Davante Adams knew his wasn't the only message left on Randall Cobb's phone when the news first broke.
The Green Bay Packers' second-year receiver could only imagine the amount of calls and texts that poured in after Cobb agreed on a four-year, $40 million contract that would keep him in Green Bay through the 2018 season.
It didn't matter whether Cobb heard the message or not. Adams was too excited not to share his jubilation with his fellow receiver. One of the NFL's most dynamic offenses was keeping its spark plug.
"As soon as I found out, I hit him up," Adams said Tuesday. "I was like, 'I know your phone is going crazy right now, but just hit me when you get the time, and we'll talk and rap about this whole situation.'"
That situation was the Packers returning a central component to a prestigious receiving corps. In 2014, Cobb and Jordy Nelson became the first duo in NFL history to both register 90-plus receptions, 1,200-plus receiving yards and 12-plus touchdowns in the same season.
The duo also helped mentor Adams, a second-round draft pick out of Fresno State whose production helped replace James Jones on the outside. The Packers started with Jarrett Boykin in that role, but a groin injury and dip in production made it apparent Adams needed to fill that void immediately.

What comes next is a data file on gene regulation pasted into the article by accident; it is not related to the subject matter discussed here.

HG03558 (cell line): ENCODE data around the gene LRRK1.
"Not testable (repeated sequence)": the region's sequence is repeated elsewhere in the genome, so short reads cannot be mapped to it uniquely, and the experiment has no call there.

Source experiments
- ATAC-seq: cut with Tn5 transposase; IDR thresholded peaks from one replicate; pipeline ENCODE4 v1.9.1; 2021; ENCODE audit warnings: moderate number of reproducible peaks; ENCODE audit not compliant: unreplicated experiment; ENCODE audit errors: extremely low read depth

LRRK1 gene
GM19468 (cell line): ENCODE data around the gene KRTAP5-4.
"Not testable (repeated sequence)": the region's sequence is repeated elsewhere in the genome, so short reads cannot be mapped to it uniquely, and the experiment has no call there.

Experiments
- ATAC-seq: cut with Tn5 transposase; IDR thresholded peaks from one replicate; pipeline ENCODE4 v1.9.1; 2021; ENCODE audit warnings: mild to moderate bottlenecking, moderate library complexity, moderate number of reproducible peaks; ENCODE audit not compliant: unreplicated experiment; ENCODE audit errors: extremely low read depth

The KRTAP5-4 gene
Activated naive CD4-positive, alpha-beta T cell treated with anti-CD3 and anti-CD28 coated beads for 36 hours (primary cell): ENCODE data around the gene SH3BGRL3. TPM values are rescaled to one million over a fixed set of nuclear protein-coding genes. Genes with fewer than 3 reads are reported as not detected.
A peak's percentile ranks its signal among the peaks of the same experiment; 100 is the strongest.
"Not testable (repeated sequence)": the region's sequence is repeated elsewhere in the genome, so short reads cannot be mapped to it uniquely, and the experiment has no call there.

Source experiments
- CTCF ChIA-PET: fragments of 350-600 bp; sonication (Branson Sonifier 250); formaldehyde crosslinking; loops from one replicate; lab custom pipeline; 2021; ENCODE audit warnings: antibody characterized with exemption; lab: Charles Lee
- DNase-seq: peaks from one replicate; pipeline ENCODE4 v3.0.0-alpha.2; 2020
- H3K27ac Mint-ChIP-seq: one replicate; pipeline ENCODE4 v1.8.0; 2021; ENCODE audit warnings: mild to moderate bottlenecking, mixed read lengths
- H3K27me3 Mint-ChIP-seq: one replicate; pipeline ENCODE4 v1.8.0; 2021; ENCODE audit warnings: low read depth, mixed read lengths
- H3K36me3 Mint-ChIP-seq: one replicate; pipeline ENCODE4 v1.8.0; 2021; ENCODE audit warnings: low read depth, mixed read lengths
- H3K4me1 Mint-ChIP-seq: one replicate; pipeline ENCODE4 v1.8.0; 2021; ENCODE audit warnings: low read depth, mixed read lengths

Adams was up to the challenge, catching 38 passes for 446 yards and three touchdowns in 16 games (11 starts) despite not turning 22 years old until Christmas Eve. He endured a tough stretch in December (four catches for 29 yards), but responded with seven catches for 117 yards and a touchdown in the Packers' 26-21 playoff win over the Dallas Cowboys.
When everything is clicking, there's no easy way to take away all of the Packers' offensive weapons. You have a two-time MVP quarterback in Aaron Rodgers with a litany of receiving options at his disposal. During Adams' two biggest games last season against New England and Dallas, the teams left him in single coverage in an attempt to contain Nelson and Cobb.
It didn't work. His six catches for 121 yards against New England on Nov. 30 went a long way in Green Bay handing the Patriots a 26-21 defeat. New England didn't lose another game the rest of the season.